The loyalty oath keeping Rwandans abroad in check
By Andrew Harding
Africa correspondent, BBC News
Publishedduration24 minutes agoimage copyrightYouTubeimage captionThe footage, which the BBC has chosen to blur, shows members of the group promising to fight "enemies" of Rwanda
Leaked footage of a controversial "oath" ceremony at the Rwandan High Commission in London has fuelled allegations of an aggressive global crackdown on dissent by the authoritarian government of the small East African nation, dubbed the new "North Korea" by its critics.
Members of the Rwandan diaspora have told the BBC that such ceremonies are commonplace and designed to instil fear and obedience.
One man said his relatives back in Rwanda had been abducted and possibly killed to punish him for refusing to co-operate. The Rwandan authorities have dismissed the allegations as false and unsubstantiated.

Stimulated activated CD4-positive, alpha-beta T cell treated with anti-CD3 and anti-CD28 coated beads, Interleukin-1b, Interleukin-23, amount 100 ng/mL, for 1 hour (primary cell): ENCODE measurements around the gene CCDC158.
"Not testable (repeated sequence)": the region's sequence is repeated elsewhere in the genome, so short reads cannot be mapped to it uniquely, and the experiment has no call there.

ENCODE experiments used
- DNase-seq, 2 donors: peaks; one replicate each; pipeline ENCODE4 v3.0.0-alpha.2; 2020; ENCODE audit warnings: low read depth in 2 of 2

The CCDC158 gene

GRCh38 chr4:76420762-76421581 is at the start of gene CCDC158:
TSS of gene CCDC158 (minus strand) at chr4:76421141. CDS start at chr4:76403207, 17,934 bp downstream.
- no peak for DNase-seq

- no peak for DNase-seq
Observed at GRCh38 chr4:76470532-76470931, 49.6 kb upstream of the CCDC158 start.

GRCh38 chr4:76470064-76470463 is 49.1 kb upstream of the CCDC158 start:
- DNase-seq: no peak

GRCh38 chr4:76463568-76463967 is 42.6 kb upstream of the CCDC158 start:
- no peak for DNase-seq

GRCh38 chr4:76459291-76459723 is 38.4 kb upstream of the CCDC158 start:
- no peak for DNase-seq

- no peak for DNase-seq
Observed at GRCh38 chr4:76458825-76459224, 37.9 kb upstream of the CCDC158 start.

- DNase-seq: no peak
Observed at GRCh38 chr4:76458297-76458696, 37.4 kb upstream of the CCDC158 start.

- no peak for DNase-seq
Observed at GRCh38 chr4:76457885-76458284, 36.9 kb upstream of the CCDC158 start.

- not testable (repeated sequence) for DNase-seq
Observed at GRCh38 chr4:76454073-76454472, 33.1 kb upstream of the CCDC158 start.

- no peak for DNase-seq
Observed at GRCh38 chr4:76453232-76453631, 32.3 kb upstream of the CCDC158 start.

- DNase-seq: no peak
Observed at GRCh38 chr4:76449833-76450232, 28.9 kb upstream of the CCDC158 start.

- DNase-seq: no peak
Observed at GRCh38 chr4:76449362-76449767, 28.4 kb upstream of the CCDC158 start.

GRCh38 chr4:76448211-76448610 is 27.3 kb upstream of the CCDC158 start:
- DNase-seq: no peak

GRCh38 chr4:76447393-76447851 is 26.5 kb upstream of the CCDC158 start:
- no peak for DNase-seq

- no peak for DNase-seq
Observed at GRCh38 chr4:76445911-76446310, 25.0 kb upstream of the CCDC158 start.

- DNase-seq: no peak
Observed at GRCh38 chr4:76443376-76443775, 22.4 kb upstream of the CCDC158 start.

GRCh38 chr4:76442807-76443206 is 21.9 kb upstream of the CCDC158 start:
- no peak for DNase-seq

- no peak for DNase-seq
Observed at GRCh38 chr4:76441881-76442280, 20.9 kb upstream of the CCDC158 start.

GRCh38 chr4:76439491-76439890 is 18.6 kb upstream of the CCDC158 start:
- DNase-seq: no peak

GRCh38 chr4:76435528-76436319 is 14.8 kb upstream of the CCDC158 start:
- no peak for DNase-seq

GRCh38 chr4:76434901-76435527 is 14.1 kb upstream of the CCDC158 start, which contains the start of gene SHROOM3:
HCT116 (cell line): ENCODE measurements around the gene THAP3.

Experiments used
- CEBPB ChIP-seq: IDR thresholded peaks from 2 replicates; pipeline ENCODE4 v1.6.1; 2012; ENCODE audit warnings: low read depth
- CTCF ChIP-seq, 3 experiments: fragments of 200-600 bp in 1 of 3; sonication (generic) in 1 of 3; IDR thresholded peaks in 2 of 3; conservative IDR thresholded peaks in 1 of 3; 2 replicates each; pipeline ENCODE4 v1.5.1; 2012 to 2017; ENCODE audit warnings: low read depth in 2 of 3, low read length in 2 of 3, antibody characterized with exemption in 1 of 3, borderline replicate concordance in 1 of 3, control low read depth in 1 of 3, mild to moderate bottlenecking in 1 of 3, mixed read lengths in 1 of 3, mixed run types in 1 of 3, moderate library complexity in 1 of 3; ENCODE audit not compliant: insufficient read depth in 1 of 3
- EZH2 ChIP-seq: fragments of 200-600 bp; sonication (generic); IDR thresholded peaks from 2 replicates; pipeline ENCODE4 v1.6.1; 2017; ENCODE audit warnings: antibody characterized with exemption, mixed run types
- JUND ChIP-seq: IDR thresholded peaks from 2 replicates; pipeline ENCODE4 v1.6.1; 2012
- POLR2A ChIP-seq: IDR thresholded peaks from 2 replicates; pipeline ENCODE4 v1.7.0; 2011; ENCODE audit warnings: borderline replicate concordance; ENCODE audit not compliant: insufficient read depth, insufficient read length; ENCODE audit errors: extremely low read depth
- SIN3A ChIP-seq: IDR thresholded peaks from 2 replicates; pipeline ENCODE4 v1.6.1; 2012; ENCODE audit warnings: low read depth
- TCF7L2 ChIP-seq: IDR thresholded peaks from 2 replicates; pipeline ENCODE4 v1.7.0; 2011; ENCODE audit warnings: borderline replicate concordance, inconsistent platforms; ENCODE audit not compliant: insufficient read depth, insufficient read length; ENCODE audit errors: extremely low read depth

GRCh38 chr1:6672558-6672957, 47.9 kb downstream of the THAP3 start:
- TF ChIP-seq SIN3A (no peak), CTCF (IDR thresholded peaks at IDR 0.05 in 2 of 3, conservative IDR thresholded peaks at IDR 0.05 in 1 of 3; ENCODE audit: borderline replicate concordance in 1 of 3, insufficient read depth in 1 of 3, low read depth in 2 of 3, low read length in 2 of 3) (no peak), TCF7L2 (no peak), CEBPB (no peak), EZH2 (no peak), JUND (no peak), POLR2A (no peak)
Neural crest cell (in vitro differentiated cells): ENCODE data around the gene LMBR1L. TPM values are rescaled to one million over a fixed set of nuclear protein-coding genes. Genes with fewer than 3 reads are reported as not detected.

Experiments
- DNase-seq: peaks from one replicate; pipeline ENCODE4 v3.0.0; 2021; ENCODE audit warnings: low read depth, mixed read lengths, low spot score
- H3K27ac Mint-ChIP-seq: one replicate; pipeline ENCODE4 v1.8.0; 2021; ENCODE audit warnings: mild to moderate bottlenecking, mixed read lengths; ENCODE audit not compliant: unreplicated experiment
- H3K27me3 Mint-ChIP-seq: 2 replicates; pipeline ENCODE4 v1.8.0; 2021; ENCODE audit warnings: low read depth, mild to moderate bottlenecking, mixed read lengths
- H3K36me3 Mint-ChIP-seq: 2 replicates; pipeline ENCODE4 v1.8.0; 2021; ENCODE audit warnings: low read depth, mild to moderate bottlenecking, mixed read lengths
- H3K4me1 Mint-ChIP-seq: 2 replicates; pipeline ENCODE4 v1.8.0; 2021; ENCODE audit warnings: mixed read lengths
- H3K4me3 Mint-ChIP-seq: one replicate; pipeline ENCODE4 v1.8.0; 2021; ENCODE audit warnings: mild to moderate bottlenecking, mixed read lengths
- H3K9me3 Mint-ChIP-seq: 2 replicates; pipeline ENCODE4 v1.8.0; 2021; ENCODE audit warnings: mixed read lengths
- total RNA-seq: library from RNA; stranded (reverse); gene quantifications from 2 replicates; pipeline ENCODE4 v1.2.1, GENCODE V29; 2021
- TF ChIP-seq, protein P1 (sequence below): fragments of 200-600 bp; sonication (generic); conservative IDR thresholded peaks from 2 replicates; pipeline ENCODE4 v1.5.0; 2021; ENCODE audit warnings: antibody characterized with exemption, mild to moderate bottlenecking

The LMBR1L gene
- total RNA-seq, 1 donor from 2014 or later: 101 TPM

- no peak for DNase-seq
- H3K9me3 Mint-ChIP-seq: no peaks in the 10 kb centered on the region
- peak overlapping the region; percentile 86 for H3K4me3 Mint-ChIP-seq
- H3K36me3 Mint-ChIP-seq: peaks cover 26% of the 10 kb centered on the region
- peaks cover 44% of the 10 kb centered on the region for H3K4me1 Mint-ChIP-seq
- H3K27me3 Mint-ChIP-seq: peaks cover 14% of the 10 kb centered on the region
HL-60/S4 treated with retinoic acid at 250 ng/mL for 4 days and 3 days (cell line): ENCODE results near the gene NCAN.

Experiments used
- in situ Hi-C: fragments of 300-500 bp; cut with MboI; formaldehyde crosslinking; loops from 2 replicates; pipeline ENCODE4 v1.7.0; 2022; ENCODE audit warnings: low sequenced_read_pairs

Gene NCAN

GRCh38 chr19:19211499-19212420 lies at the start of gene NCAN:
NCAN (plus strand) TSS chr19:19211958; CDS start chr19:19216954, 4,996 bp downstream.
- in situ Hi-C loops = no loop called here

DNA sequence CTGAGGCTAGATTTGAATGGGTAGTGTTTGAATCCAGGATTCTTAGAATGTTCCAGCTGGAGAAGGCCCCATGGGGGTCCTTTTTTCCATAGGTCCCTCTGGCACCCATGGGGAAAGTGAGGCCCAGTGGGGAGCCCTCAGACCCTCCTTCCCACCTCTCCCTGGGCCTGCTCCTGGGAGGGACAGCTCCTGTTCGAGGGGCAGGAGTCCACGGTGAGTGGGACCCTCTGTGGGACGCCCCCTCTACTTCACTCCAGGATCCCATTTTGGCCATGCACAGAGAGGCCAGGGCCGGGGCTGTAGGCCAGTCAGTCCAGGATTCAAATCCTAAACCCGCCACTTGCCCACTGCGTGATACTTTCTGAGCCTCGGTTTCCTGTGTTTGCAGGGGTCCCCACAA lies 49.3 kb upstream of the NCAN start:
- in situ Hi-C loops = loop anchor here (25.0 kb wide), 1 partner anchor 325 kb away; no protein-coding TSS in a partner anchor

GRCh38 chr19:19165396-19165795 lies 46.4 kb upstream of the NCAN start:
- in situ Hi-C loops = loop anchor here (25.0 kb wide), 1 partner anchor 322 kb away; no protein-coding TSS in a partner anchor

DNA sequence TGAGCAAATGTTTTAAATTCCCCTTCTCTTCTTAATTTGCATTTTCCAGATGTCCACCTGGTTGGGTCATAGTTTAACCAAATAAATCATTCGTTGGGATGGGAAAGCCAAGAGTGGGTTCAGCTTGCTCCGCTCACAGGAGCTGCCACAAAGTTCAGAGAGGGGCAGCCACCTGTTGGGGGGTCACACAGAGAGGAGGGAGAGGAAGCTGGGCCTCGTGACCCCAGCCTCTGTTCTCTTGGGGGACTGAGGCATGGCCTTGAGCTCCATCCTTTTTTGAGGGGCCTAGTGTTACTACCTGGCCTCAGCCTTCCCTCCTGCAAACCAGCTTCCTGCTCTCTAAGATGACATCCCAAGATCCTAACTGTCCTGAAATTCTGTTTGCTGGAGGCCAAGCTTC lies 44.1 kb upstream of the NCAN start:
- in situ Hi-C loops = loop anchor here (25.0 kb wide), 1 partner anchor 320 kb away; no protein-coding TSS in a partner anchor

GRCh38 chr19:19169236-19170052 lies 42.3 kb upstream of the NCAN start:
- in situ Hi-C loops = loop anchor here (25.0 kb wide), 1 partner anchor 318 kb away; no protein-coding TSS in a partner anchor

In the video footage, recently circulated on WhatsApp, more than 30 individuals can be seen standing in a crowded conference room at the Rwandan embassy in the UK, raising their hands and pledging loyalty to the governing party, the Rwandan Patriotic Front (RPF).
"If I betray you or stray from the RPF's plans and intentions, I would be betraying all Rwandans and must be punished by hanging," the group says, in Kinyarwanda, while also promising to fight "enemies of Rwanda, wherever they may be".
The RPF's use of an embassy – which in London is close to Marylebone Station – for an overtly political pledge is, in itself, noteworthy.